In 2016-2019, at the request of the director of the European Archive of the SDA Church, Yunak prepared over 40 articles for the worldwide Encyclopedia of Seventh-day Adventists.

For many years, Pastor D. O. Yunak authored the issues of Sabbath School lessons. He was the author of books devoted to many prominent Adventists. He was also fond of compiling Bible puzzles, crosswords, and quiz questions, and prepared a series of six books containing hundreds of puzzles and thousands of Bible questions. Yunak was an unusually bright preacher. His sermons were always memorable for their depth and warmth.

While retired, the Yunak couple spent enough time rereading the books of the Spirit of Prophecy, noting in passing any typos or inaccuracies in the available translations, which they reported to the publisher for correction in future editions.

A remarkable monument to the life of D. O. Yunak is his family. His three sons - Yuriy, Vasiliy, and Andrey - take a very active part in serving God and His Church. It is impossible not to mention a person who was a faithful companion of Dmitry Onisimovich for many decades - his wife, Lucia Vasilievna. This beautiful woman was a great helper to her husband, and she sought to support his interests, which were inseparable from the interests and mission of the Church. Yunak was a sensitive and responsive man. Throughout his life, he cherished friendship with many ministers, meeting with them in person or communicating by telephone and via Skype.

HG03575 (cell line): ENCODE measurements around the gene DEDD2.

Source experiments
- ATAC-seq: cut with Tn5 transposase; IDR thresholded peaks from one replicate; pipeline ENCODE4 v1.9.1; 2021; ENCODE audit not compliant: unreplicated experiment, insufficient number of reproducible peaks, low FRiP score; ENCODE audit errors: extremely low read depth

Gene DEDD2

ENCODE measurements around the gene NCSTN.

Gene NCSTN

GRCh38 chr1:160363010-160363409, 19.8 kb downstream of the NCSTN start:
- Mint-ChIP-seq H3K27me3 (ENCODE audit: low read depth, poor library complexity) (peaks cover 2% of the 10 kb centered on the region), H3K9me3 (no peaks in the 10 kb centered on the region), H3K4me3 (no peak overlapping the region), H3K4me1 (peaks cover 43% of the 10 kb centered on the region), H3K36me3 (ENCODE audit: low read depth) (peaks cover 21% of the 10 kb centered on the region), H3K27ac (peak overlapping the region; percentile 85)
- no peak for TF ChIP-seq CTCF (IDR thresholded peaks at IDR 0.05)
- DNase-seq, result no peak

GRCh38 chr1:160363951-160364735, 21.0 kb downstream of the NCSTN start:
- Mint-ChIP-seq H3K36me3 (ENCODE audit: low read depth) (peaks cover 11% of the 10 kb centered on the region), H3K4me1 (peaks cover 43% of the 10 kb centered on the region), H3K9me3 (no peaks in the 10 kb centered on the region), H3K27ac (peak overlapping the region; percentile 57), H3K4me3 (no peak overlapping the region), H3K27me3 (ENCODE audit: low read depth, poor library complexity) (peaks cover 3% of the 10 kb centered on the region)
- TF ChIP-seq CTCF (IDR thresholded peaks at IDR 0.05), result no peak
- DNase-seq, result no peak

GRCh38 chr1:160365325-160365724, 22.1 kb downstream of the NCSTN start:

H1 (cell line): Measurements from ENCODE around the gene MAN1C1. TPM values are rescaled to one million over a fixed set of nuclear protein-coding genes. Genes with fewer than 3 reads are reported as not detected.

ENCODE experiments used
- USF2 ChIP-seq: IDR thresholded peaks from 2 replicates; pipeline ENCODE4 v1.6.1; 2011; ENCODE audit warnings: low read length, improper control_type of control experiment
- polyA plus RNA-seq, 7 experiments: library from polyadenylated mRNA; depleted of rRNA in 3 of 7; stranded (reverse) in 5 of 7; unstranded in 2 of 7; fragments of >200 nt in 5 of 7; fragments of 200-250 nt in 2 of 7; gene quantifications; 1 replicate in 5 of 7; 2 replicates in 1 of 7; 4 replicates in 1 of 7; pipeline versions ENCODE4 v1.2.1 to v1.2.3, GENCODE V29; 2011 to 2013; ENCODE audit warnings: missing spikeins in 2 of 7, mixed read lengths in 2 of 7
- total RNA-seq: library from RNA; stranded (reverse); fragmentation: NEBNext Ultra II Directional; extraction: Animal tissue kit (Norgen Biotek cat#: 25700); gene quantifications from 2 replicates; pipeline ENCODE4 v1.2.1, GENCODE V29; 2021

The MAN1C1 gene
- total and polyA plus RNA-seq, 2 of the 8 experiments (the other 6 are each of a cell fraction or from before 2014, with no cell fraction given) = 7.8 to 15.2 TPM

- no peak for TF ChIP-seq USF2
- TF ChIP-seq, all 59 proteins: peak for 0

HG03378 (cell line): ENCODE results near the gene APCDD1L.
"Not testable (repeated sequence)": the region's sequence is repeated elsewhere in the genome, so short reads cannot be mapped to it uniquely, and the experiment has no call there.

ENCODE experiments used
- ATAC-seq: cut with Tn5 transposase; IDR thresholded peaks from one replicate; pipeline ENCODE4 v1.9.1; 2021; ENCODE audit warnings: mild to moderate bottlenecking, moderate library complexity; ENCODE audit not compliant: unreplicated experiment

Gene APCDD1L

Dmitry Onisimovich Yunak passed away on November 14, 2021, and was buried in Tula. His life is a vivid example of love for God, love for the Church, and an example of what a true Christian should be. He lived in hope of the soon return of Christ.


Andrusiak, V. I. Nepobezhdennaya Tserkov’ v Bozh’ikh rukakh [The Undefeated Church in God’s Hands]. Zaokskiy: Istochnik Zhizni, 2011.

Oparin, A. A. “Dmitry O. Yunak obituary.” Put’ Internet Newspaper, November 17, 2021.

Yunak, D. O., and Yunak, L. V. Vospominaniya ‘o letakh minuvshikh…’ [Memories of the Years Gone By]. Tula, 2009.


  1. This article was translated from Russian by Vladimir Ievenko.

  2. D.O. Yunak, and L.V. Yunak, Vospominaniya o ‘o letakh minuvshikh…’ (Tula, 2009), 18.

  3. Ibid., 72.

  4. Ibid., 80.

  5. Ibid., 81.

  6. Ibid., 84.

  7. Ibid., 109.

  8. Ibid., 191.


Bondarchuk, Lev. "Yunak, Dmitry Onisimovich (1936–2021)." Encyclopedia of Seventh-day Adventists. June 12, 2023. Accessed May 23, 2024.

Bondarchuk, Lev. "Yunak, Dmitry Onisimovich (1936–2021)." Encyclopedia of Seventh-day Adventists. June 12, 2023. Date of access May 23, 2024,

Bondarchuk, Lev (2023, June 12). Yunak, Dmitry Onisimovich (1936–2021). Encyclopedia of Seventh-day Adventists. Retrieved May 23, 2024,